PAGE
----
1 fs7 fc0 sc0 ls0 ws11">be required to encourage girls to provide social support for
physical activity for each other. We determined that they pre-
ferred a longer program however, we were not able to deter-
mine whether they would have liked more face-to-face sessions
and/or an extended period of time to engage with the website,
however, future studies should consider integrating both the
face-to-face and online component to encourage compliance,
monitor use and trouble shoot to maximize the intervention
dose and potentially impact on physical activity behaviour.
That is, engagement with the website may have been greater if
the face-to-face component used some time to encourage, clari-
fy and motivate the girls to use the website in conjunction with
the face-to-face activities. GRASP-IT recruitment at both
schools was initially successful; however, strategies to address
compliance for the collection of physical activity data is an
issue to be further addressed in future studies (Neumark-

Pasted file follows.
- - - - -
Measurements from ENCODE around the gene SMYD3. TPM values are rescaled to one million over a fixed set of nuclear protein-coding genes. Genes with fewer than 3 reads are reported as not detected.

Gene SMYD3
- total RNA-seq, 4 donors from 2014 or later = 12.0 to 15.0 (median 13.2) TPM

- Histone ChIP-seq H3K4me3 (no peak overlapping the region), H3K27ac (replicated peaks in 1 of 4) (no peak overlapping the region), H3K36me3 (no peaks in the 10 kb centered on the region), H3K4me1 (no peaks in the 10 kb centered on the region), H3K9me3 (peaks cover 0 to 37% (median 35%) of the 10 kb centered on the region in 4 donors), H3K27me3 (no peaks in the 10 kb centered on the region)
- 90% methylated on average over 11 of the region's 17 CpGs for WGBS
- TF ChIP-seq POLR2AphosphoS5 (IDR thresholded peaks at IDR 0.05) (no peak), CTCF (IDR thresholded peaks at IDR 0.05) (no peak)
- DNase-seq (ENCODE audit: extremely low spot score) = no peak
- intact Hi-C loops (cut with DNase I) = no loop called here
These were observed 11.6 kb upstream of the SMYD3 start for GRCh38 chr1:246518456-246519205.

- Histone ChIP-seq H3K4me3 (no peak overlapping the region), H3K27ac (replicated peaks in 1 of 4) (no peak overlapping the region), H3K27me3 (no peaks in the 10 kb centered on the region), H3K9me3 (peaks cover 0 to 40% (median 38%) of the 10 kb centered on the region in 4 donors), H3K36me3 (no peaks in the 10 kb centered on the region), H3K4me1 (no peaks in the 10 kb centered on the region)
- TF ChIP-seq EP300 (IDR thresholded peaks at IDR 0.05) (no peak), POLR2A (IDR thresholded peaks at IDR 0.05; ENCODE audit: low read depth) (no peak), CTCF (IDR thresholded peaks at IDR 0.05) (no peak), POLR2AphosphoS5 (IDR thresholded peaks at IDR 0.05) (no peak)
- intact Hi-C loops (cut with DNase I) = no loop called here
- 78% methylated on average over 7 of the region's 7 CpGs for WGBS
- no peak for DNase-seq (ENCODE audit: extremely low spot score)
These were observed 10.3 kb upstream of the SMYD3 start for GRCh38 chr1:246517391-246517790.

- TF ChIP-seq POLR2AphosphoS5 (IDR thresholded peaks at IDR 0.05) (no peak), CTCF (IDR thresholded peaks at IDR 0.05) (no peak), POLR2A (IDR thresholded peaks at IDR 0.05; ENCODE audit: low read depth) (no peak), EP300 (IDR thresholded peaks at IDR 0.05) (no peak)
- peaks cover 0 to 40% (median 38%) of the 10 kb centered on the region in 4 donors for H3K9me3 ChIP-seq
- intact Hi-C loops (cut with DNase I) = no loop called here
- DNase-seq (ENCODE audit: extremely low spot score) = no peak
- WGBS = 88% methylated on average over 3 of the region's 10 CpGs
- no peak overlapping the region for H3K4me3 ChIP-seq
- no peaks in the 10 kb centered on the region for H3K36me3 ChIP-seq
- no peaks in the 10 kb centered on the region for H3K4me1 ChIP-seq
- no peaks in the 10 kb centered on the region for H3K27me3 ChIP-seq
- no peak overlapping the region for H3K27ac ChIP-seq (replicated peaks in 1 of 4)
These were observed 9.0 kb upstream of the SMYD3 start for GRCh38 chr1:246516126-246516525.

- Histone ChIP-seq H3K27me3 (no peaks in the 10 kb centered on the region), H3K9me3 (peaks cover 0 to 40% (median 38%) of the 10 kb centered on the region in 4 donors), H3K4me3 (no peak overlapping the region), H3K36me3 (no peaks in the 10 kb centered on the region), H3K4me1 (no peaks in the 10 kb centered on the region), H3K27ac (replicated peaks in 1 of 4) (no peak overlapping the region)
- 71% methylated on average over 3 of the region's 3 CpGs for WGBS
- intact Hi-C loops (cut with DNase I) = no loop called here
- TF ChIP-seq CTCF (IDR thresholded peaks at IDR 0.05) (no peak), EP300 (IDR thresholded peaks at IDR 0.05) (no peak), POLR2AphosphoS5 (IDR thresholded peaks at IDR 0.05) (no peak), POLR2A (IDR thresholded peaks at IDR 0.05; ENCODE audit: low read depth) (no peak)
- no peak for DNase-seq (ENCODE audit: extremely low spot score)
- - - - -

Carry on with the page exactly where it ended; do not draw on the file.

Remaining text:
Sztainer et al., 2003; Schneider et al., 2007).
Conclusion
This is the first study that has attempted to engage older ado-
lescent girls to increase their physical activity behaviour using
the social networking site Facebook. We recommend that future
programs targeting older adolescent girls could include an in-
crease in the length of time for face-to-face sessions to maxi-
mize outcomes given the girls preference for this medium and
the possible investigation of other more popular sites that may
be more desirable for adolescent girls to engage and enjoy
while supporting each other to be physically active. The inter-
net is clearly an emerging area for engaging the youth of today
with a high use of technology on their agenda for social, educa-
tional and entertainment pursuits. Interventions need to em-
brace this technologically evolving world and consider innova-
tive ways to engage older adolescent girls in physical activity.
The availability of computer access with internet is increasing
and advancing technology in schools will give many adolescent
girls access to internet support, both during schools hours and
out of school hours and this in turn may potentially benefit their
health through the use of programs such as GRASP-IT.
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